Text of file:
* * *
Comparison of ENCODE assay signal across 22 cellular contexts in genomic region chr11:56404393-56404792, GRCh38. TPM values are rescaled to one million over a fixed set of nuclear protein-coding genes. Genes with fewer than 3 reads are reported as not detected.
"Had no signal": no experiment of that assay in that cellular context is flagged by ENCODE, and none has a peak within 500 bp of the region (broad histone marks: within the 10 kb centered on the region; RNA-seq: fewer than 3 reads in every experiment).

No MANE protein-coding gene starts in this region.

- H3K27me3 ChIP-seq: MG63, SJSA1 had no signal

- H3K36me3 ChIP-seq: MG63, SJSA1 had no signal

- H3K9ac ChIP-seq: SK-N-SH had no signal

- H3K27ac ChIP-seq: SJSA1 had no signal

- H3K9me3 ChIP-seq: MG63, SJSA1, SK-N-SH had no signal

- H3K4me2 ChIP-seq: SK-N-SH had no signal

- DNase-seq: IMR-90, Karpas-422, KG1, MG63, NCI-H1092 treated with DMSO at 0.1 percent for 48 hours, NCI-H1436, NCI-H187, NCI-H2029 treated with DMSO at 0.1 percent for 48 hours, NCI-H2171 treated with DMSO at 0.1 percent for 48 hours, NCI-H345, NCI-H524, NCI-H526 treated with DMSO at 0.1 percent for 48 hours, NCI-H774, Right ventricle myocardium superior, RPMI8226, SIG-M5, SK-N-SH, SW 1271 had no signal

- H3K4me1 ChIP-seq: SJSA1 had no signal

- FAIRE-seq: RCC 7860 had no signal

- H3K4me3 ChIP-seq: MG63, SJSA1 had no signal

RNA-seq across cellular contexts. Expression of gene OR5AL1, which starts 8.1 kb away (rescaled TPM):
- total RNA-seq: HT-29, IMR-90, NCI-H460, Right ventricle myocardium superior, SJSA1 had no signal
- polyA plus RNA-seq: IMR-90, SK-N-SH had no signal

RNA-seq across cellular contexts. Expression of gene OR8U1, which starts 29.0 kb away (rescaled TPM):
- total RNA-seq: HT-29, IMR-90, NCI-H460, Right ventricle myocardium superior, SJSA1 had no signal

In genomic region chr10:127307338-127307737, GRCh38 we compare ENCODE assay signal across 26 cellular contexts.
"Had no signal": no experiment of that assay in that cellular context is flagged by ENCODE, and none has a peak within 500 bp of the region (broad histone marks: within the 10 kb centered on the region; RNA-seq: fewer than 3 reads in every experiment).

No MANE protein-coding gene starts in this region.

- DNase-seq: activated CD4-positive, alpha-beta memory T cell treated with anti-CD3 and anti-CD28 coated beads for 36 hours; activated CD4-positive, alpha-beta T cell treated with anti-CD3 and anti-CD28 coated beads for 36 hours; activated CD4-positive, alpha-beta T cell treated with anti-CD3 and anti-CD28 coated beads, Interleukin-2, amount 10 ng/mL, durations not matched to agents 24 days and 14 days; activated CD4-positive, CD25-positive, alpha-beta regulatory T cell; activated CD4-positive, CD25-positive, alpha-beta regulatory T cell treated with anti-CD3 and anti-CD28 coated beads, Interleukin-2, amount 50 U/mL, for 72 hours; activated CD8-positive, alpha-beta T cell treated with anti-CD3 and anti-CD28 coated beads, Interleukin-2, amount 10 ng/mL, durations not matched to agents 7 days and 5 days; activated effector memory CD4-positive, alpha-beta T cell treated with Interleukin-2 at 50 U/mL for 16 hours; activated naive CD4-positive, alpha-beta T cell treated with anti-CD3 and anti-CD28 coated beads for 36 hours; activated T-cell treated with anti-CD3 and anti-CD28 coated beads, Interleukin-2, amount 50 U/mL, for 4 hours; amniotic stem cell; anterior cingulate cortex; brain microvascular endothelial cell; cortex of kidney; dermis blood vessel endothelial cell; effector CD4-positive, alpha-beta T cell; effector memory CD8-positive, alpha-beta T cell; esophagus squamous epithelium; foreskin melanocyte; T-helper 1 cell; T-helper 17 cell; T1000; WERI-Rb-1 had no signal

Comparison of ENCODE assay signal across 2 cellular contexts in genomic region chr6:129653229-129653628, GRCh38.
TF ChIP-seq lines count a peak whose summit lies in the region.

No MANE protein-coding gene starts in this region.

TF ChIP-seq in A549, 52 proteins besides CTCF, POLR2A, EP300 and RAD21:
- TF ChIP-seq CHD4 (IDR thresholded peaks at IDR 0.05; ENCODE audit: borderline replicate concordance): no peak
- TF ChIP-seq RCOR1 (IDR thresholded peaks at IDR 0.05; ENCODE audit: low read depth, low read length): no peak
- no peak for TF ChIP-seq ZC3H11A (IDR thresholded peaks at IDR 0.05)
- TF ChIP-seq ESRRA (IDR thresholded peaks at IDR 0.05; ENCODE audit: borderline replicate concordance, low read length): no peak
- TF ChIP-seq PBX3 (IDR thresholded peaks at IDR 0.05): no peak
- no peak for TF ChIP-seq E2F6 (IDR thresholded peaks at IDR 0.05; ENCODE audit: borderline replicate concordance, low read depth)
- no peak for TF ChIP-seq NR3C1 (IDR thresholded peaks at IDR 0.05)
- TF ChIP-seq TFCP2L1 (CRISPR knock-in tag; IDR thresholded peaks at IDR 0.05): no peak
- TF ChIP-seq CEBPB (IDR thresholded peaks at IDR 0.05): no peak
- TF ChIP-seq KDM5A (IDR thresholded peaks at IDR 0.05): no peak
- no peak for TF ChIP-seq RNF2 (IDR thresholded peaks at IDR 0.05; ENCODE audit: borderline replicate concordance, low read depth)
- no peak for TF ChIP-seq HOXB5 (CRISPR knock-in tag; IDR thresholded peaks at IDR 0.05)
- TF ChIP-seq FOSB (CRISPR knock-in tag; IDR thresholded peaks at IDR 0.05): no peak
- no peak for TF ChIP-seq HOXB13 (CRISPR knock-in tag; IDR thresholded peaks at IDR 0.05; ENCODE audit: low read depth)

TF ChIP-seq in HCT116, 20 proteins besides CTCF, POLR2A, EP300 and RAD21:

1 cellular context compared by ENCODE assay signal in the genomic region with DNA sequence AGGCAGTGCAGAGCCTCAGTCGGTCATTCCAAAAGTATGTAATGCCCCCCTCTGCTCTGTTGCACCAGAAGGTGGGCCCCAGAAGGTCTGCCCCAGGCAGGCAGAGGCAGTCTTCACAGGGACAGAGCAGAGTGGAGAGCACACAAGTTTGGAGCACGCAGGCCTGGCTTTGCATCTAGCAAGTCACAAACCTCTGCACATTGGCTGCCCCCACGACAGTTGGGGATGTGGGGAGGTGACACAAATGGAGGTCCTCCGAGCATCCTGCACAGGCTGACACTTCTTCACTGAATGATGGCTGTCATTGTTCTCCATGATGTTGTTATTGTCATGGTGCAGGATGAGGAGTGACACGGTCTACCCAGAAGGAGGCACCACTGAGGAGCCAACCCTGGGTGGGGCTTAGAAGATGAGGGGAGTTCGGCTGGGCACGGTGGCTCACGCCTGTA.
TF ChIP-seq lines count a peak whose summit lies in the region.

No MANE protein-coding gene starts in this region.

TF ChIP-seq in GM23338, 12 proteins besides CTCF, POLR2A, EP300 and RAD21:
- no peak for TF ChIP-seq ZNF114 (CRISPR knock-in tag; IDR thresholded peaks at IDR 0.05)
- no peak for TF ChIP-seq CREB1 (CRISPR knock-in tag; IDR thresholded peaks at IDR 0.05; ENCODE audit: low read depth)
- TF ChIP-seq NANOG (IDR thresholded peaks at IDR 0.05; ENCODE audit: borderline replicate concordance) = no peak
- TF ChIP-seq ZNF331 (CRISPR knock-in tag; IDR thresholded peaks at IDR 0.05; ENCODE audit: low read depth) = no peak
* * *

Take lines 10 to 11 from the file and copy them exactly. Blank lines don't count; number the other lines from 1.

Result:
- DNase-seq: IMR-90, Karpas-422, KG1, MG63, NCI-H1092 treated with DMSO at 0.1 percent for 48 hours, NCI-H1436, NCI-H187, NCI-H2029 treated with DMSO at 0.1 percent for 48 hours, NCI-H2171 treated with DMSO at 0.1 percent for 48 hours, NCI-H345, NCI-H524, NCI-H526 treated with DMSO at 0.1 percent for 48 hours, NCI-H774, Right ventricle myocardium superior, RPMI8226, SIG-M5, SK-N-SH, SW 1271 had no signal

- H3K4me1 ChIP-seq: SJSA1 had no signal